Thirdly, they can be relatively easy to calculate; and last but not least, they are not some specific ways of DEA, but only different in the technique adopted and used by the efficiency measurement. .

These features limit the number of possible variants of DEA. Table 5 contains a classification of popular DEA models based on the criteria "efficiency measure" and "technology". The base models of the DEA are summarized bellowing.



(constant returns to scale)











Tabelle 4: classifikation common DEA-based models

DEA Software



Kommerzielle Software

DEA-Solver-Pro Version 6.0

Frontier Analyst Version 4

KonSi DEA Analysis

xlDEA 2.0

PIM DEAsoft-V2



Nicht-kommerzielle Software

DEAP Version 2.1

Win4DEAP Version 1.1.2

MDeap Version 0.2.1

EMS - Efficiency Measurement System Version 1.3





Dea Solver Online Version 1.2

D.E.A.O.S. - Data Envelopment Analysis Online Software

Table 5: Interpretations of selected software from DEA

As table 3, there is much different software in the aim to calculate the DEA, and they are very helpful to evaluate the DMU efficiency.

Application steps of DEA

The evaluation process of the applications of DEA-methods can be summarized as the following steps.

Determine the purpose of measurement

DEA- Evaluation and Analysis

Chose DMUs

Establishment of the input and output system

Chose DEA -Model

Adjusting of the input and output System


 Evaluation Analysis Conclusiones



Fig. 1 Application steps for DEA

The above figure shows the application steps for DEA-Method. For instance, the measurement purpose is to compare a set of banks, and firstly the banks have multiple-input and multiple-output characteristics, so the DEA-method can be used in this evaluation. And then the evaluation process can be summarized as: chose the right DMUs, and establish the input- and output system, next step make a DEA-Model and do the evaluation and analysis, when the result is all right, then comes the conclusions-the efficiency of the banks; when not, go back and do some adjusting in the input- and output system then analyze again.


Strengths of DEA

Compared to most forms of such as stochastic frontier analysis (SFA), the DEA has many advantages, but its main attraction, is that it does not matter if the producers are different because no functional forms are imposed.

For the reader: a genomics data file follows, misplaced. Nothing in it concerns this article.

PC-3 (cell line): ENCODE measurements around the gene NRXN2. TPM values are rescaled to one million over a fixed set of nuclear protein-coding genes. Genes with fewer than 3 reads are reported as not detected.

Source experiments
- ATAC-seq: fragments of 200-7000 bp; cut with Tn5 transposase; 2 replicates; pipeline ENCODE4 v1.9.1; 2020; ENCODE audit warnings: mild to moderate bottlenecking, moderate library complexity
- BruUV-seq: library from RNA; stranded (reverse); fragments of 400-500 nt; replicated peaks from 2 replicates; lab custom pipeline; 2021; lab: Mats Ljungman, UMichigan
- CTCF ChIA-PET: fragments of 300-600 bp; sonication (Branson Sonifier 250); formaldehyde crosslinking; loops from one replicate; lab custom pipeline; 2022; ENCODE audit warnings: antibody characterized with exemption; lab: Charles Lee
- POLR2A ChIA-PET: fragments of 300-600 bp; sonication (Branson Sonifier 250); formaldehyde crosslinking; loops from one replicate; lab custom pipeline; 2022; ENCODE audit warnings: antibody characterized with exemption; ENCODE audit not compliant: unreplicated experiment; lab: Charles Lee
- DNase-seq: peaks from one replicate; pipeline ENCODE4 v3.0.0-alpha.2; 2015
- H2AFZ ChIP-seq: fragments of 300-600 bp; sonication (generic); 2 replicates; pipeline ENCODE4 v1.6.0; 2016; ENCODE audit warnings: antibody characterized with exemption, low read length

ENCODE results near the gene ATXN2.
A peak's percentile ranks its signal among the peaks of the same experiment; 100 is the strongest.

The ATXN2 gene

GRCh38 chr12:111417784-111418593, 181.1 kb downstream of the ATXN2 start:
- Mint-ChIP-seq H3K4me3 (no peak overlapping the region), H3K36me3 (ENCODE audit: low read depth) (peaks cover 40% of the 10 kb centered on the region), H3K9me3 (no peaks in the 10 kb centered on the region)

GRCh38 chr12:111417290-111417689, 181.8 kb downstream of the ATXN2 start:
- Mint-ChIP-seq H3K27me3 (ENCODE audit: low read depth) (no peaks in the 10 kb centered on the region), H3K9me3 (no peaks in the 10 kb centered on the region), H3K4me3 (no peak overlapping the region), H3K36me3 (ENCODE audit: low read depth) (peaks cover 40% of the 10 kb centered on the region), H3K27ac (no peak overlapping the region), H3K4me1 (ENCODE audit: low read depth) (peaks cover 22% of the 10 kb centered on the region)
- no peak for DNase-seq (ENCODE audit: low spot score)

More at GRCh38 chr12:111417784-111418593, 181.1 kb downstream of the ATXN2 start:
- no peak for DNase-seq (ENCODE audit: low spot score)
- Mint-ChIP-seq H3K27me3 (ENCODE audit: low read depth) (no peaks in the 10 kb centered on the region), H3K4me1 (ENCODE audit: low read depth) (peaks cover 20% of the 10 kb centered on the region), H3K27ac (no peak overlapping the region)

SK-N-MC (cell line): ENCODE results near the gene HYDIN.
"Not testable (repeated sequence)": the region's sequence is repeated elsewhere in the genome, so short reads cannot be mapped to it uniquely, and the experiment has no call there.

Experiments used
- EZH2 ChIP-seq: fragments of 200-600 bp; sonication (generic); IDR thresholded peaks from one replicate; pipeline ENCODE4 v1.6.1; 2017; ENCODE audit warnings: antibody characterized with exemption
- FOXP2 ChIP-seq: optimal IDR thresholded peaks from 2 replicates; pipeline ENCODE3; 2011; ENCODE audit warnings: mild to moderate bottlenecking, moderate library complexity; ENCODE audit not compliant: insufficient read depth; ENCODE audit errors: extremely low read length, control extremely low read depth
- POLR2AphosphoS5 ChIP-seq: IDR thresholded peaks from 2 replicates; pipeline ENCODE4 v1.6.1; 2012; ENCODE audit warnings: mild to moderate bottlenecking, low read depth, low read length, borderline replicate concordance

DEA can at the same time handle multiple inputs and multiple outputs. DEA doesn't require relating inputs to outputs, because as quantitative and qualitative criteria can be processed. What's more, the comparisons are directly against peers and Inputs and outputs can have very different units. Acceptance of the DEA results in practice is high. No DMU with another different weighting can be better calculated by DEA. Efficiency comparison is multidimensional.

Limitation of DEA

According to the characteristics of DEA-Method, then we shed light on some of their relative weaknesses.

DEA uses info on input and output quantities, and as such it DEA does not measure "absolute" efficiency, can only address the issue of technical efficiency. DEA is nonparametric but deterministic. The compared DMUs are virtual. At the same time, with this method there is only suggestive function but no analysis of causes. Statistical tests are not applicable and large problems can be computationally intensive. And what's more, the mathematic is very complex in DEA, not easily to use; Measurement error can cause significant problems. The measurement result is strongly dependent of the selection of the DMUs and the input and output sizes. Last but not least there is also no quality identification.


Data Envelopment Analysis (DEA) has been recognized as a valuable analytical research instrument and a practical decision support tool. DEA has been credited for not requiring a complete specification for the functional form of the production frontier nor the distribution of inefficient deviations from the frontier. Rather, DEA requires general production and distribution assumptions only. However, if those assumptions are too weak, inefficiency levels may be systematically underestimated in small samples. In addition, erroneous assumptions may cause inconsistency with a bias over the frontier. Therefore, the ability to alter, test and select production assumptions is essential in conducting DEA-based research. However, the DEA models currently available offer a limited variety of alternative production assumptions only. And because none of the measures methods dominates all others on all dimensions, we conclude that the choice of appropriate measurement method should be suited to the question addressed in each particular study.